Female Woolly Rhino from Late Pleistocene Gives up Her Secrets

The fossilised remains of a female Woolly Rhino which was discovered as a Russian gold mine was extended, is providing scientists with a unique insight into the anatomy of these large prehistoric mammals.  The carcase is so complete that the stomach contents have been studied and a team of scientists from the Russian Academy of Sciences (Yakutsk), have proposed an interesting theory as to why these herbivores from the Ice Age became extinct.

The corpse, preserved in the frozen permafrost, was found during excavations at a gold mine, the fossilised remains of the Woolly Rhino (Ceolodonta) was found at a depth of between five and nine metres.  The fossil was first discovered in 2007 and since then it has been moved from the lower reaches of the Kolyma River were the corpse had laid for the best part of 39,000 years back to a laboratory so that the large specimen could be studied in detail.

Lead researcher, Gennady Boeskorov (Russian Academy of Sciences) stated that the fossil consisted of the head, the two characteristic horns of Coelodonta antiquitatis, much of the body and all four stubbly legs.  The stomach contents had been preserved but most of the other internal organs were absent.  The Russian team have also postulated a new theory to explain the extinction of the Woolly Rhino at the end of the last Ice Age.  The team suggest in a detailed paper published in the academic journal the “Biology Bulletin” that the sudden warming of the atmosphere led to more moisture in the air which subsequently fell as snow or rain.  Heavy snow falls would have made the stubby-legged, heavy footed Woolly Rhino very uncomfortable as they probably could not move very effectively in snow more than thirty centimetres deep.  These animals would have become immobile and the snowfall  may have led to their demise.

An Illustration of a Woolly Rhinoceros

Doomed by deep snow?

Doomed by deep snow?

Picture Credit: Everything Dinosaur

Studies of the load bearing properties of the female rhinoceros show that these heavy animals placed a pressure on the ground of 1.8 kilogrammes per square centimetre of the three-toed hooves of this Perissodactyl ungulate.  This is three times higher than a modern-day moose.  This suggests that in snow these animals would have sunk and struggled to make progress in particularly deep snow.

Scientists have thought for sometime that the extinction of Coelodonta was due to their inability to adapt to rapid climate change.  This large, stocky rhino is believed to have been an animal of grasslands or open woodland, where snow would lie on the ground for only a few weeks per year.  Heavy snowfalls due to the rapidly warming atmosphere would have seriously hampered these animals and when the snow thawed, the Woolly Rhinos were probably cut off from other populations by flooding.  Such heavy, short-legged creatures would have become stuck in hollows caused by melting ice and many of them could have died from starvation, drowned in the rising ground water or simply been picked off by predators once they were trapped.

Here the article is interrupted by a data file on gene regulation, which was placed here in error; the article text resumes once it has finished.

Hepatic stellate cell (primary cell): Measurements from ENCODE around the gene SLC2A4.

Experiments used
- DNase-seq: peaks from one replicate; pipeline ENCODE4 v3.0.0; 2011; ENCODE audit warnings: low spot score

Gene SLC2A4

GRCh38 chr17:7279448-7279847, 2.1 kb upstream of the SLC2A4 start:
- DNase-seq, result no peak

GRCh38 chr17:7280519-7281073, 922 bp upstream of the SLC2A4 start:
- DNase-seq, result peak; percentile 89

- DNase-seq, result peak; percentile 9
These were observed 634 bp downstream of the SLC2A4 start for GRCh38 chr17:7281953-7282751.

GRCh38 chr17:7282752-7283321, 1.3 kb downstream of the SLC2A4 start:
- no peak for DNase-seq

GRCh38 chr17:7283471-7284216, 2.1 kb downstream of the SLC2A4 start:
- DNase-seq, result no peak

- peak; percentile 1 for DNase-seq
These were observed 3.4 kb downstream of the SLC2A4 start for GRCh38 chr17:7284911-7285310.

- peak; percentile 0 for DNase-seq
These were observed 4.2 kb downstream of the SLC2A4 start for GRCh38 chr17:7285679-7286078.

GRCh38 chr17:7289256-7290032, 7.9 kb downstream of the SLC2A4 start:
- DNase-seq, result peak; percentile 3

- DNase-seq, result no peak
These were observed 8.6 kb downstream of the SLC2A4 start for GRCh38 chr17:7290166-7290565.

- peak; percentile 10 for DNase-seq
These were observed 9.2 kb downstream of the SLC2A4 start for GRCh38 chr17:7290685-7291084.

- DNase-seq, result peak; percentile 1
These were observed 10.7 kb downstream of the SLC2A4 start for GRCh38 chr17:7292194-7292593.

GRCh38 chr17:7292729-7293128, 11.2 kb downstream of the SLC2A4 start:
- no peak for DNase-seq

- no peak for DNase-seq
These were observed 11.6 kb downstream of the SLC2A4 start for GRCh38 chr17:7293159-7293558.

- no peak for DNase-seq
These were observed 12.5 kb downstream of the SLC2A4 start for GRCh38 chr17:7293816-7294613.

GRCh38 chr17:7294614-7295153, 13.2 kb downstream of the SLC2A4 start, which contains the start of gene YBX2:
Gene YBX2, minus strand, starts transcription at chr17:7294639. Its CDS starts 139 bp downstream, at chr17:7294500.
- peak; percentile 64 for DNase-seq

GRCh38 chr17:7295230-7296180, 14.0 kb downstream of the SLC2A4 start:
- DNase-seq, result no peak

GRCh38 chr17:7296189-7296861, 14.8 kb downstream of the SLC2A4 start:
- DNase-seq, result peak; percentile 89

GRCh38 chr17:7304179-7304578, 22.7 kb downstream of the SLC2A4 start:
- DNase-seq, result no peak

Scientists from the Russian Academy of Sciences studied the anatomy of extant large mammals of the High Arctic, grazers such as the Saiga and the Musk Ox.  They discovered that once snow levels got up to these animals stomachs, they found it very difficult to move.  This suggests that the Woolly Rhino would have had similar problems.

The carcase of this female Woolly Rhino has also given the Russian team a good idea of how this extinct species is related to those rhinos alive today.  They propose that Coelodonta was similar to the very rare Javan Rhinoceros (Rhinoceros sondaicus).  The female probably weighed around 1,500 kilogrammes and as she had two mammary glands it is likely that these large animals gave birth to one calf or very rarely twins.  Their slow breeding could also have led to their demise.

The ears have been preserved on this Woolly Rhino.  They are shaped differently from the ears of modern rhinos.  They are more narrow and lancet shaped, an adaptation to a cold environment where narrow ears would have reduced heat loss from the body.  This is why Woolly Mammoths (Mammuthus primigenius) had smaller ears than today’s living elephants.  A number of western European cave paintings depict Woolly Rhinos and the ears of this Russian specimen are just like those in the cave art.  It seems that these early artists had an eye for detail, especially when it came to depicting these large herbivores.

Woolly Rhinoceros as Depicted in Cave Art (France)

Cave art depicts a Woolly Rhinoceros

Cave art depicts a Woolly Rhinoceros.

Picture Credit: BBC/inocybe

Dr. Boeskorov commented that as the Late Pleistocene gave way to the early Holocene, climate change and the threat of increased snow fall would have led to prolonged “white overs” and this may have hastened the demise of this animal.

It was stated:

“It is quite likely [this] factor played an important role in the extinction of the Woolly Rhinoceros.”

With the ice and snow melting, the landscape would have become increasingly saturated with water and pitted with deep hollows and bogs, these would have formed natural traps that the short-legged rhinos could not have got out of.

“In addition, the natural traps presented certain danger for such a short-legged and heavy creature.”

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